Leading among these is the energy sector (NYSEARCA:XLE), which fell into correction all the way back in December and has shown virtually no signs of life since. In the process, the energy sector has broken virtually all of its key moving average support levels, save its ultra long-term 400-day moving average. Not only have these key support levels now turned into resistance but relative strength for the sector has been definitively bearish since the start of the year.
Within the energy sector, the bear has already descended on the exploration and production industry (NYSEARCA:XOP). Once considered a must-own market segment just a few months ago, E&P stocks have taken a decidedly different turn, not only plunging into official bear market territory but also now on the brink of breaking below its final key support level in its 400-day moving average.
It appears unlikely that the struggling energy sector will receive a boost from a breakout in oil prices (NYSEARCA:OIL) anytime soon. Oil price (NYSEARCA:USO) gains have been repeatedly frustrated and turned back in the $54 to $55 per barrel range dating back to December, and oil prices appear to be increasingly losing steam since the start of March.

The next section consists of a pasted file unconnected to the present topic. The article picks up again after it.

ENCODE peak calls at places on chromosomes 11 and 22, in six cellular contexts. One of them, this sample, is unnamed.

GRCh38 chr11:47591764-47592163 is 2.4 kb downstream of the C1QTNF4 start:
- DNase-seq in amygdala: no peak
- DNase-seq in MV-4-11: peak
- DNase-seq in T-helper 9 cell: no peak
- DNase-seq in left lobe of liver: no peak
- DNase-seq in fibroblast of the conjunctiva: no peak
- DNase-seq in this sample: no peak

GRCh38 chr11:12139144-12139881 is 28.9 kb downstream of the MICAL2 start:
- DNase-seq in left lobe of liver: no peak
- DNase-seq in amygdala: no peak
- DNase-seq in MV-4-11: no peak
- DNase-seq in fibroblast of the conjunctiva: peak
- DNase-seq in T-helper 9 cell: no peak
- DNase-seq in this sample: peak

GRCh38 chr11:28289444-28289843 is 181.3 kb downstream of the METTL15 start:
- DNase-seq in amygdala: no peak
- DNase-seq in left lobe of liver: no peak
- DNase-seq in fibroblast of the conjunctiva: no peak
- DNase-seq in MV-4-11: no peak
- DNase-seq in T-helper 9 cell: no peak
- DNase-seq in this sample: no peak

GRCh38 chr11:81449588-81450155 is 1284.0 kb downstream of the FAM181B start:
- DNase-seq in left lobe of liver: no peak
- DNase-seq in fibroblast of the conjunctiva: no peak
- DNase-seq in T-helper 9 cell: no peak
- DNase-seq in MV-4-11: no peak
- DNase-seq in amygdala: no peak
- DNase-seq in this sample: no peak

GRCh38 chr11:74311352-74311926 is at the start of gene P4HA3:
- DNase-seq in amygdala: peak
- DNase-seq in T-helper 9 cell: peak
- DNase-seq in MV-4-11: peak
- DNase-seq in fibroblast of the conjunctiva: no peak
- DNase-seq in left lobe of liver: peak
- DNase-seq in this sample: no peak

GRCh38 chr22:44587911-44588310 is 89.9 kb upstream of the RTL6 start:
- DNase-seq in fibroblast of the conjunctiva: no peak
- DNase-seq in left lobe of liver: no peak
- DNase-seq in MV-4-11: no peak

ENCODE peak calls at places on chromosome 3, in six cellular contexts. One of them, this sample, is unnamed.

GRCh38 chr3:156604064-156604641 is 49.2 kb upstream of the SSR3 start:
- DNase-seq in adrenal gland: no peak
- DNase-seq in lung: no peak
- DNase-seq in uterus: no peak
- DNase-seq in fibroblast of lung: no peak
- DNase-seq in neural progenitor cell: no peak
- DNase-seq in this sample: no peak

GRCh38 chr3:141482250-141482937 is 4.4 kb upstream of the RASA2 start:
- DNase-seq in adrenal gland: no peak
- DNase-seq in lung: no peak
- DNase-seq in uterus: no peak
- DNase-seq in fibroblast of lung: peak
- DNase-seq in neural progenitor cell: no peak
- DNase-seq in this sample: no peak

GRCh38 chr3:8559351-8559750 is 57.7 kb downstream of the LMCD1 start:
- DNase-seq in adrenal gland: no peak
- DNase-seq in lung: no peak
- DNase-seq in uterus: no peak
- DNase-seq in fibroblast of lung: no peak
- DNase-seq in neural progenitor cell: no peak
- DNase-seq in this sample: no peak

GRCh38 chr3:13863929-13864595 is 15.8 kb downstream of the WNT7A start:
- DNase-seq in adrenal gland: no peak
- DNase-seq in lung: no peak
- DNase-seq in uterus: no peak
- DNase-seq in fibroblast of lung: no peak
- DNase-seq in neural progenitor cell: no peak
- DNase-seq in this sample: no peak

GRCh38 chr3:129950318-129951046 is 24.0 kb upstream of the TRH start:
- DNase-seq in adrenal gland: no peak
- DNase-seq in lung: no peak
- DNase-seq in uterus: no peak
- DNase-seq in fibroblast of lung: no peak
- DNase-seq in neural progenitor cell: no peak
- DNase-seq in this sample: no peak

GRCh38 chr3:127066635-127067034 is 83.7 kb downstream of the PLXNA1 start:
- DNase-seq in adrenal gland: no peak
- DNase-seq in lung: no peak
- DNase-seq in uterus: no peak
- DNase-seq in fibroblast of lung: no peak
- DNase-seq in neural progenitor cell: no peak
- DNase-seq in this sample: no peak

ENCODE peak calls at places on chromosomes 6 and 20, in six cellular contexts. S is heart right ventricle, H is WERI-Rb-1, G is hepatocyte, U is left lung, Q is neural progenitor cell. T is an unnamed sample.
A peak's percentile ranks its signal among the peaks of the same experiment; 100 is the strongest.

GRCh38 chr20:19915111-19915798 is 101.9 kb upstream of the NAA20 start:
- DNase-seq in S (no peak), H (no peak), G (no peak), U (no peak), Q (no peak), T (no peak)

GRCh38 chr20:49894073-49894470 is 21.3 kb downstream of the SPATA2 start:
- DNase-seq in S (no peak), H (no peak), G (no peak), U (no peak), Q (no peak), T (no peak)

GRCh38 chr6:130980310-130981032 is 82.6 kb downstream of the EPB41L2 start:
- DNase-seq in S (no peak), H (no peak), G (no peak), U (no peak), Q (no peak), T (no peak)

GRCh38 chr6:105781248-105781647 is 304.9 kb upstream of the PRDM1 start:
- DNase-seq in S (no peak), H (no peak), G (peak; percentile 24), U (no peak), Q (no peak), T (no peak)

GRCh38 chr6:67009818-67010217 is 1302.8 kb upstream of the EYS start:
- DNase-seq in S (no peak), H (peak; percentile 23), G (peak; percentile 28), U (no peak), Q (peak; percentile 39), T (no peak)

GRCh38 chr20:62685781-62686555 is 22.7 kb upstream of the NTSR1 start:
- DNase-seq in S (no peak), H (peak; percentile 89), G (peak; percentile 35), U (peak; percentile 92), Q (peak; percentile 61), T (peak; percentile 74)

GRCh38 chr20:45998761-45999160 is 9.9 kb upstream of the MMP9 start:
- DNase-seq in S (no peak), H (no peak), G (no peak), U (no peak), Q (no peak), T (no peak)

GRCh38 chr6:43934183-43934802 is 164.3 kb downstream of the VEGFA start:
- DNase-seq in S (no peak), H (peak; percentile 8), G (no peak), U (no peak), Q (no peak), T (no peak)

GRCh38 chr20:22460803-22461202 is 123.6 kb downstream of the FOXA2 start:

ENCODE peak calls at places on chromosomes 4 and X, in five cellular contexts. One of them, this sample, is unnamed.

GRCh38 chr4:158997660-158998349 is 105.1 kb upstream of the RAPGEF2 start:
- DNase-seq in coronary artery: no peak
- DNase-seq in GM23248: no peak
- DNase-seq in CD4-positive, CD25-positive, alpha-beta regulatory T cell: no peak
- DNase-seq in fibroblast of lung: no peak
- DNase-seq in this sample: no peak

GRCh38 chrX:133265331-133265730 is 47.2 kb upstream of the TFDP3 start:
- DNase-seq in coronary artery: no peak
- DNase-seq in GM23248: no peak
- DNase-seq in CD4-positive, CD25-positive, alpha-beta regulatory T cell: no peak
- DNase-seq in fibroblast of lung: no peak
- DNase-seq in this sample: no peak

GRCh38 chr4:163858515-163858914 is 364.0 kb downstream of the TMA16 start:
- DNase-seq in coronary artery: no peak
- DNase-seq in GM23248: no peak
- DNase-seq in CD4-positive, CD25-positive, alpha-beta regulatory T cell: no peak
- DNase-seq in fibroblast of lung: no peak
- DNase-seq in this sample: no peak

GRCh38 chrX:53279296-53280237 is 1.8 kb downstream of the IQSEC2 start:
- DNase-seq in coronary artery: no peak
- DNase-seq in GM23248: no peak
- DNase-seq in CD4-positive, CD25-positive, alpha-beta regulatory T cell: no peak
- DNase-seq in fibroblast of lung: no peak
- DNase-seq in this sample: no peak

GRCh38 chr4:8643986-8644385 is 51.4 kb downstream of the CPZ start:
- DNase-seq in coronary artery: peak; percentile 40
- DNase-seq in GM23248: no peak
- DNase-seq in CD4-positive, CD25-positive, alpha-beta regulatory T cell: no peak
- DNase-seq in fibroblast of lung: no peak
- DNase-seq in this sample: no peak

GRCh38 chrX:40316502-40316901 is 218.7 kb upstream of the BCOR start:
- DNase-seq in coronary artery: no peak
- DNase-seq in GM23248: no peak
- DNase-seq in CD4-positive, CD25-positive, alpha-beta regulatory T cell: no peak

Staying within the economically sensitive commodities area, materials (NYSEARCA:XLB) stocks have also been range bound since January and have since fallen below its 50-day moving average support.
Particularly worrisome for the materials sector is the increasing fade in copper prices, which have been range bound since the early November surge and are showing increasing signs of breaking to the downside, including bearish relative strength that has persisted since the beginning of March.
The fact that inflation expectations according to 10-year breakevens are now fading at an accelerating rate does not bode well for the near-term outlook for either the energy or materials sectors. After peaking at 2.08% in late January, breakevens have fallen back to 1.85% and are now just 12 basis points above where they stood in early November before equities first picked up steam.
Another stock market segment under increasing threat from the prowling bear is the financials sector (NYSEARCA:XLF). The strong November surge for financials is now a distant memory, as the sector has largely been grinding sideways since early December. In the process, it has now broken below both its 50-day and 100-day moving averages more than a month ago, is now finding resistance at these key technical levels, and has turned decidedly bearish from a relative strength perspective.
Perhaps more significantly, the fact that the yield curve, as measured by the 2/10 spread, has now flattened all the way back to where it stood in early November and appears to be set to continue flattening further bodes particularly poorly for the financials sector looking forward. This is due to the fact that one of the primary themes that inspired the rally in financial stocks in particular and, in turn, the broader stock market in general back in November was the notion that the yield curve would be steepening, and thus net interest margins would be increasing for banks. If the exact opposite is happening, it stands to wonder how much longer financials can maintain the gains over the past few months.